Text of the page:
- About Us
- Nano-Social Network
- Nano Consulting
- My Account
|The peak dimensionless thermoelectric figure-of-merit (ZT) of Bi2Te3-based n-type single crystals is about 0.85 in the ab plane at room temperature, which has not been improved over the last 50 years due to the high thermal conductivity of 1.65 W m−1 K−1 even though the power factor is 47 × 10−4 W m−1 K−2. Credit Nano Letters|
Thermoelectric materials promise everything from clean power for cars to clean power from the sun, but making these materials widely useful has been a challenge.
Now researchers from Boston College, MIT and GMZ Energy have developed an inexpensive, simple mechanical process for achieving a major increase in the efficiency of a common thermoelectric material: bismuth telluride selenide (BiTeSe), which has been used in commercial devices since the 1950s. "Power generation applications for thermoelectrics are not big now because the materials aren't good enough," said MIT professor Gang Chen. He believes their findings could pave the way for a new generation of products - from semiconductors and air conditioners to car exhaust systems and solar power technology - that run cleaner.
Xiao Yan and his colleagues from BC, MIT and GMZ Energy achieved a 22% improvement in peak thermoelectric figure of merit (ZT - see 1 below) from 0.85 to 1.04 at 125 degrees C in Bi2Te2.7Se0.3 by repressing the as-pressed samples. The main improvement is the large increase of electrical conductivity with only small increase of thermal conductivity and similar Seebeck coefficient. "We want to attain the single-crystal-like high power factor (see 2 below) by preparing preferential grain orientation while maintaining low thermal conductivity by nanocomposite approach," said Boston College professor Zhifeng Ren.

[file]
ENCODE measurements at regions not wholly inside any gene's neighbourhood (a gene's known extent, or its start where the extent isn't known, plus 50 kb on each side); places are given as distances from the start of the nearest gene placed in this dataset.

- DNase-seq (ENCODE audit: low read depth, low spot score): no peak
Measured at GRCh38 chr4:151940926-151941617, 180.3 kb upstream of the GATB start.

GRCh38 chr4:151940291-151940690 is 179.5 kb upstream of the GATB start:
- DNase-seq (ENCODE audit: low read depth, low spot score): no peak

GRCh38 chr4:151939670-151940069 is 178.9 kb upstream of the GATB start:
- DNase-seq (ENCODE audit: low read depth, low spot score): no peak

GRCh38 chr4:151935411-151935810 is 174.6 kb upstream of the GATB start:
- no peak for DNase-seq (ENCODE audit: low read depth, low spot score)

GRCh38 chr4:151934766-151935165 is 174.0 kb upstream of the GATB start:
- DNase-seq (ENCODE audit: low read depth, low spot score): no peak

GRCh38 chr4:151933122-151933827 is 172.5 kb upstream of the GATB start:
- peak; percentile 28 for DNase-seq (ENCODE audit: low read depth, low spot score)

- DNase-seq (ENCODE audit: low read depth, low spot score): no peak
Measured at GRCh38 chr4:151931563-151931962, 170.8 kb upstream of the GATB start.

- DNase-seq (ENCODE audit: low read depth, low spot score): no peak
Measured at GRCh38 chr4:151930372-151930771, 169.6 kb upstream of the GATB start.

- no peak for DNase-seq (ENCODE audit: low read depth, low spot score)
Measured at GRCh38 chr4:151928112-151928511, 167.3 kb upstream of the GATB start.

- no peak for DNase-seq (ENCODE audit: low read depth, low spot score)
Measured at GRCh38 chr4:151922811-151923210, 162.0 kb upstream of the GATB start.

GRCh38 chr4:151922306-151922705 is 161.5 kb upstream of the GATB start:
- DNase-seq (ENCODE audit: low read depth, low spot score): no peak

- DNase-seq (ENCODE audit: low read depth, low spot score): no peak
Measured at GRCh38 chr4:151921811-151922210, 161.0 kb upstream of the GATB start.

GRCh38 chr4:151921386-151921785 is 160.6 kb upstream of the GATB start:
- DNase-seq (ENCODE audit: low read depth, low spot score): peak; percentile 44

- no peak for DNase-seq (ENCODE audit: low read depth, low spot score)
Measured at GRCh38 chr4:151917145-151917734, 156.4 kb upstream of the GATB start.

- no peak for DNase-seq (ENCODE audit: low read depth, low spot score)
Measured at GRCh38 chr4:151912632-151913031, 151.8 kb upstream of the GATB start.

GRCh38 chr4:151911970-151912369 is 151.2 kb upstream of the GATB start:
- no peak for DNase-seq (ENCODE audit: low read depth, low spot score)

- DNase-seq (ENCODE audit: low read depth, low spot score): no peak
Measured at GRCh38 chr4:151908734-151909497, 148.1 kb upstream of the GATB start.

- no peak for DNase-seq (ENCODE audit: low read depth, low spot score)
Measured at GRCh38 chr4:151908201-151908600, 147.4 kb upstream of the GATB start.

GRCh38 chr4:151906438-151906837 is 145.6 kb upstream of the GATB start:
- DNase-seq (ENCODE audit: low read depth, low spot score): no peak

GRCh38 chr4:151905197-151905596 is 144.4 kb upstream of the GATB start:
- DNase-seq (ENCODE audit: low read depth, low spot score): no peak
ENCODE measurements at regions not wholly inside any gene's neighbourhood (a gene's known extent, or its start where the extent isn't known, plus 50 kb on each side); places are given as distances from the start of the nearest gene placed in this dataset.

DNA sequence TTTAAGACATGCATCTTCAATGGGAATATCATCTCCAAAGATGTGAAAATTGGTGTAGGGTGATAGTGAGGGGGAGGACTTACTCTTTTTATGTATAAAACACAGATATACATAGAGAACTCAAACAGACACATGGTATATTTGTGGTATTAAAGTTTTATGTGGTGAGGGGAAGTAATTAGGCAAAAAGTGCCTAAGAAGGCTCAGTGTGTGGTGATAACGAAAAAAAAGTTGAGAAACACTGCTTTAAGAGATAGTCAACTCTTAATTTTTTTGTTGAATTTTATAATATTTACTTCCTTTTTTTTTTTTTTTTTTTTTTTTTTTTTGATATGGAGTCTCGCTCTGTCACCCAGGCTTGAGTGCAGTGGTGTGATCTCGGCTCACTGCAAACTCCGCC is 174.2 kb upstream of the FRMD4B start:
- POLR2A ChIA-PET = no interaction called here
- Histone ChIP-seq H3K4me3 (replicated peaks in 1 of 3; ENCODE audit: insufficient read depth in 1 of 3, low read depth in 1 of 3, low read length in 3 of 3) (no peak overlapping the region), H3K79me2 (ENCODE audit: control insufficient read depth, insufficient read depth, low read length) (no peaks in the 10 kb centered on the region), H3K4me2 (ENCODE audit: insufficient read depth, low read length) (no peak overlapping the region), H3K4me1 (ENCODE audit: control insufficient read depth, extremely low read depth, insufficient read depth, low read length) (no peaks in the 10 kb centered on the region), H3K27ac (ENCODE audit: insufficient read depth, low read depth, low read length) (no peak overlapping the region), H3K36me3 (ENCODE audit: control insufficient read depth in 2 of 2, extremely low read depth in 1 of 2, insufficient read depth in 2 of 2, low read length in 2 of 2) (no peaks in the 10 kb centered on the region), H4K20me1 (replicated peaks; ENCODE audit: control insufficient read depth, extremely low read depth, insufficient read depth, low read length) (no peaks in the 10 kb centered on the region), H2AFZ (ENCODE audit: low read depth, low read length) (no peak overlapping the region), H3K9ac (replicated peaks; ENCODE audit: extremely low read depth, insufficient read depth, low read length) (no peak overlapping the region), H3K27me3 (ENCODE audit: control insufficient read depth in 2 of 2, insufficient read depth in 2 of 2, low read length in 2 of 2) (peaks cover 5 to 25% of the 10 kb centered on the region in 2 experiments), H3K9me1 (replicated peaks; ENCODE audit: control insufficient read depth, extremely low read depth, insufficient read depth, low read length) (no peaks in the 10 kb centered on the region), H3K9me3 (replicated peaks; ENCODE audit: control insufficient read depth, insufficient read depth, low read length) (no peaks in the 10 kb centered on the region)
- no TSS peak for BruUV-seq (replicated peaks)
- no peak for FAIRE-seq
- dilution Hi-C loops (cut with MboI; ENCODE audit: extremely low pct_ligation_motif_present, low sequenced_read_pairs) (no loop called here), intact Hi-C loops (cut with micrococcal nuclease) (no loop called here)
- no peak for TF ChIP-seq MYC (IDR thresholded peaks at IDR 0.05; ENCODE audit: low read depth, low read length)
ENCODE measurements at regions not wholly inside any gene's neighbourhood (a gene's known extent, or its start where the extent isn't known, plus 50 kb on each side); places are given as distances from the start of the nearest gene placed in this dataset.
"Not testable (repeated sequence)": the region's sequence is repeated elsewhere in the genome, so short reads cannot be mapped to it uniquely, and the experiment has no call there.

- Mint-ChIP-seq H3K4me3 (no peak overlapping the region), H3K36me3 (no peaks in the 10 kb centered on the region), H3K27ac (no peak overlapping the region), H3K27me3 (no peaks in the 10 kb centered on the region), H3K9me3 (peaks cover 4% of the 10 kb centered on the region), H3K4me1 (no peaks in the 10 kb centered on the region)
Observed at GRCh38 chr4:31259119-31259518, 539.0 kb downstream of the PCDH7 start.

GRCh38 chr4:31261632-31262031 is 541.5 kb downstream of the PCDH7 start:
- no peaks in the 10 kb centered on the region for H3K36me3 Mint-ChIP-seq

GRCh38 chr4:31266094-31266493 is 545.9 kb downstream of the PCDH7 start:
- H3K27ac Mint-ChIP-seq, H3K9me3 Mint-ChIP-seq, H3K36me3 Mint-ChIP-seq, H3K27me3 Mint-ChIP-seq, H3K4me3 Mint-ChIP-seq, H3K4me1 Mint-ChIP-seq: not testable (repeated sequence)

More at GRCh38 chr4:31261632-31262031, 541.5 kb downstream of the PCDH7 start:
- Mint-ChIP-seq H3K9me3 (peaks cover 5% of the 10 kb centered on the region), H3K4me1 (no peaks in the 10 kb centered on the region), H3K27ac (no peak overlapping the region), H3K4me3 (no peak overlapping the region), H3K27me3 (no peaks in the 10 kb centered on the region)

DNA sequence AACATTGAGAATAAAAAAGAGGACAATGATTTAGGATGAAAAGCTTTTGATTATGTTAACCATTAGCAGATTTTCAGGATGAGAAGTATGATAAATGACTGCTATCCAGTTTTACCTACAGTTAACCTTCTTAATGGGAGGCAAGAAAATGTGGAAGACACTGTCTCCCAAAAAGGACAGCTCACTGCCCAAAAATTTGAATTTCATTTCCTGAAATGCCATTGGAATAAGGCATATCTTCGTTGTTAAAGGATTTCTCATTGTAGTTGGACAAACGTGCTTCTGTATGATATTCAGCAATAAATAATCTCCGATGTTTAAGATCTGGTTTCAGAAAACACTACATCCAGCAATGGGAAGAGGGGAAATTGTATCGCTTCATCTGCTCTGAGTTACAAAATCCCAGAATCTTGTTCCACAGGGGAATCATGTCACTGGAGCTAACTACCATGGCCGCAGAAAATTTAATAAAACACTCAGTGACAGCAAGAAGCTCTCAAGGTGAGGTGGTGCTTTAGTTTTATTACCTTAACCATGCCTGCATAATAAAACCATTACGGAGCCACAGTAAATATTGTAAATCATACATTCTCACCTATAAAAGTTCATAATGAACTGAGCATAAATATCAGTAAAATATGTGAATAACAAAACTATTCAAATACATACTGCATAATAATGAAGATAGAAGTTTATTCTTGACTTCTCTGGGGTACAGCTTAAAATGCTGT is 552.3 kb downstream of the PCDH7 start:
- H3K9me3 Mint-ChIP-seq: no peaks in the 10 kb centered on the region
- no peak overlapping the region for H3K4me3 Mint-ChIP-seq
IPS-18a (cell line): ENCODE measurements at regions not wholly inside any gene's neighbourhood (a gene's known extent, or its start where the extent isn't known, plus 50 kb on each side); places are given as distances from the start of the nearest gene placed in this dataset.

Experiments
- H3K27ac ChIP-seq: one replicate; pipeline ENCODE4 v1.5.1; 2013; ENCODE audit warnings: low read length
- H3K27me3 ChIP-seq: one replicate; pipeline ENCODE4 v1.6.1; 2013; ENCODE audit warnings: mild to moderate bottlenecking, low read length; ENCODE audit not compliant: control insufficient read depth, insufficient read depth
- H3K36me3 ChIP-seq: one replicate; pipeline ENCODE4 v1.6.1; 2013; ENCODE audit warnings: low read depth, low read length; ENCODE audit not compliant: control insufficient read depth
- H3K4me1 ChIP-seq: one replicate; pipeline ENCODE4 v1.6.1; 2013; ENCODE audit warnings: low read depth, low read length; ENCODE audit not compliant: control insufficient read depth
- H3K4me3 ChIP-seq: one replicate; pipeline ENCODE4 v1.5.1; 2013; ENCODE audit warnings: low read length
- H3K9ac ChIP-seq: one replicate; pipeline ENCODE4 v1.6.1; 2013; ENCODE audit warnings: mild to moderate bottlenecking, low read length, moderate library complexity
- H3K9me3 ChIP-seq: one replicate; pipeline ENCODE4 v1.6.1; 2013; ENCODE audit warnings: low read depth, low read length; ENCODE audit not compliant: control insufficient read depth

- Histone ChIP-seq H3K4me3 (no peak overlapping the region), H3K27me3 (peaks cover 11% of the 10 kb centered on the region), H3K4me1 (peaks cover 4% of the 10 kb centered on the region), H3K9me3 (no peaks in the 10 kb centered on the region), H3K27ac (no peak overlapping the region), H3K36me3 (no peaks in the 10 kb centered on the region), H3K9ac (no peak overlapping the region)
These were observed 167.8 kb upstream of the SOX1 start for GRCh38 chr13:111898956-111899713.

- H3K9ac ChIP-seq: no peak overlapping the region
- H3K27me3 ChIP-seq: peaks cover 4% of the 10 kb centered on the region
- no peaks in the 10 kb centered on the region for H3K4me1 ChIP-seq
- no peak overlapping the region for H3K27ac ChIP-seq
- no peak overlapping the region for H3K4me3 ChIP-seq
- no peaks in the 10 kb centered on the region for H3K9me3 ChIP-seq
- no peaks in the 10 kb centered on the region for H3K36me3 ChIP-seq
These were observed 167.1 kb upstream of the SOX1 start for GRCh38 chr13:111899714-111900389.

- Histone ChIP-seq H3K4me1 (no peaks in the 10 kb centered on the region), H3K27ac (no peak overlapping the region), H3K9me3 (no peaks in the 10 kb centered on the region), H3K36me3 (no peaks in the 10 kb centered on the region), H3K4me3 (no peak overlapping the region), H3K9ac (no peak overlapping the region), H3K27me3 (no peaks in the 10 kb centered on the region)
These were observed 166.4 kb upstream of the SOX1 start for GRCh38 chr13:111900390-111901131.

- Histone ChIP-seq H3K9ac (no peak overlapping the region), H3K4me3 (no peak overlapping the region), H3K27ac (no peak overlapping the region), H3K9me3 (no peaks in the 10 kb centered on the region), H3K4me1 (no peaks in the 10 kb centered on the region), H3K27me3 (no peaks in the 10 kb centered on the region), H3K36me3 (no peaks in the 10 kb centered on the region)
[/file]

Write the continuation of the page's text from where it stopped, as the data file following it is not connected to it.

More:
An innovative mechanical process technique was employed by Xiao Yan and his co-workers from BC, MIT and GMZ Energy. As-pressed samples were initially obtained by ball milling the mixture of individual element materials into alloyed BiTeSe nanopowders and then hot pressing the powder into bulk forms with nano constituents. Then as-pressed bulks were pressed again at elevated temperatures in a bigger diameter die to obtain re-pressed bulk samples. "During repressing process, lateral flow takes place, which helps to orient the grains and thus improve the power factor," explained Ren and Chen.
This work was published in Nano Letters, pubs.acs.org/doi/abs/10.1021/nl101156v
(1) ZT is a measure of the thermoelectric performance of a material
(2) Power factor is defined as a product of squared Seebeck coefficient and electrical conductivity.
For more information, please click here
Boston College Office of Public Affairs
Copyright © Boston CollegeIf you have a comment, please Contact us.
Issuers of news releases, not 7th Wave, Inc. or Nanotechnology Now, are solely responsible for the accuracy of the content.
|Related News Press|
News and information
Explaining how 2-D materials break at the atomic level January 20th, 2017
Strength of hair inspires new materials for body armor January 18th, 2017
Investigating the impact of natural and manmade nanomaterials on living things: Center for Environmental Implications of Nanotechnology develops tools to assess current and future risk January 9th, 2017
PCATDES Starts Field Testing of Photocatalytic Reactors in South East Asia December 28th, 2016
Nanoscale view of energy storage January 16th, 2017
Going green with nanotechnology December 21st, 2016